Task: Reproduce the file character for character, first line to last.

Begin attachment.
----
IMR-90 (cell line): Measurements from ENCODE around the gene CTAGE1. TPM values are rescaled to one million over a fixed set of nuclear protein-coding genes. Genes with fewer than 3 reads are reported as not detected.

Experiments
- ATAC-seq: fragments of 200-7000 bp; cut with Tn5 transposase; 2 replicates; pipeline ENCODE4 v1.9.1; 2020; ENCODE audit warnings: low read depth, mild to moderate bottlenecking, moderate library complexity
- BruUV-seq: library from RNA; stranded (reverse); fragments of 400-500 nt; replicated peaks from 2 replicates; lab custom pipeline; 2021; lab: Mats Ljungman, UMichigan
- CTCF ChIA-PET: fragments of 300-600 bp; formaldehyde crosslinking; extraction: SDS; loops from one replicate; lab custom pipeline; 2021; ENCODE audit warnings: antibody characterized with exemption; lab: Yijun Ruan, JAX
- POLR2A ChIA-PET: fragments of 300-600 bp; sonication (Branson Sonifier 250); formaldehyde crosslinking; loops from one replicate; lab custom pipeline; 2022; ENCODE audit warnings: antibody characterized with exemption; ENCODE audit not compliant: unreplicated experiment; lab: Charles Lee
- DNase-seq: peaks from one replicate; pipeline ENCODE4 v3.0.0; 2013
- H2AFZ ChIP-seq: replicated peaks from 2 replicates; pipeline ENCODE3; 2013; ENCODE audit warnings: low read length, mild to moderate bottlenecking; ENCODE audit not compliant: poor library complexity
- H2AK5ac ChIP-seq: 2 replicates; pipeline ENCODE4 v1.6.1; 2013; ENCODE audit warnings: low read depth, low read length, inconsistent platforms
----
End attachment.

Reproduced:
IMR-90 (cell line): Measurements from ENCODE around the gene CTAGE1. TPM values are rescaled to one million over a fixed set of nuclear protein-coding genes. Genes with fewer than 3 reads are reported as not detected.

Experiments
- ATAC-seq: fragments of 200-7000 bp; cut with Tn5 transposase; 2 replicates; pipeline ENCODE4 v1.9.1; 2020; ENCODE audit warnings: low read depth, mild to moderate bottlenecking, moderate library complexity
- BruUV-seq: library from RNA; stranded (reverse); fragments of 400-500 nt; replicated peaks from 2 replicates; lab custom pipeline; 2021; lab: Mats Ljungman, UMichigan
- CTCF ChIA-PET: fragments of 300-600 bp; formaldehyde crosslinking; extraction: SDS; loops from one replicate; lab custom pipeline; 2021; ENCODE audit warnings: antibody characterized with exemption; lab: Yijun Ruan, JAX
- POLR2A ChIA-PET: fragments of 300-600 bp; sonication (Branson Sonifier 250); formaldehyde crosslinking; loops from one replicate; lab custom pipeline; 2022; ENCODE audit warnings: antibody characterized with exemption; ENCODE audit not compliant: unreplicated experiment; lab: Charles Lee
- DNase-seq: peaks from one replicate; pipeline ENCODE4 v3.0.0; 2013
- H2AFZ ChIP-seq: replicated peaks from 2 replicates; pipeline ENCODE3; 2013; ENCODE audit warnings: low read length, mild to moderate bottlenecking; ENCODE audit not compliant: poor library complexity
- H2AK5ac ChIP-seq: 2 replicates; pipeline ENCODE4 v1.6.1; 2013; ENCODE audit warnings: low read depth, low read length, inconsistent platforms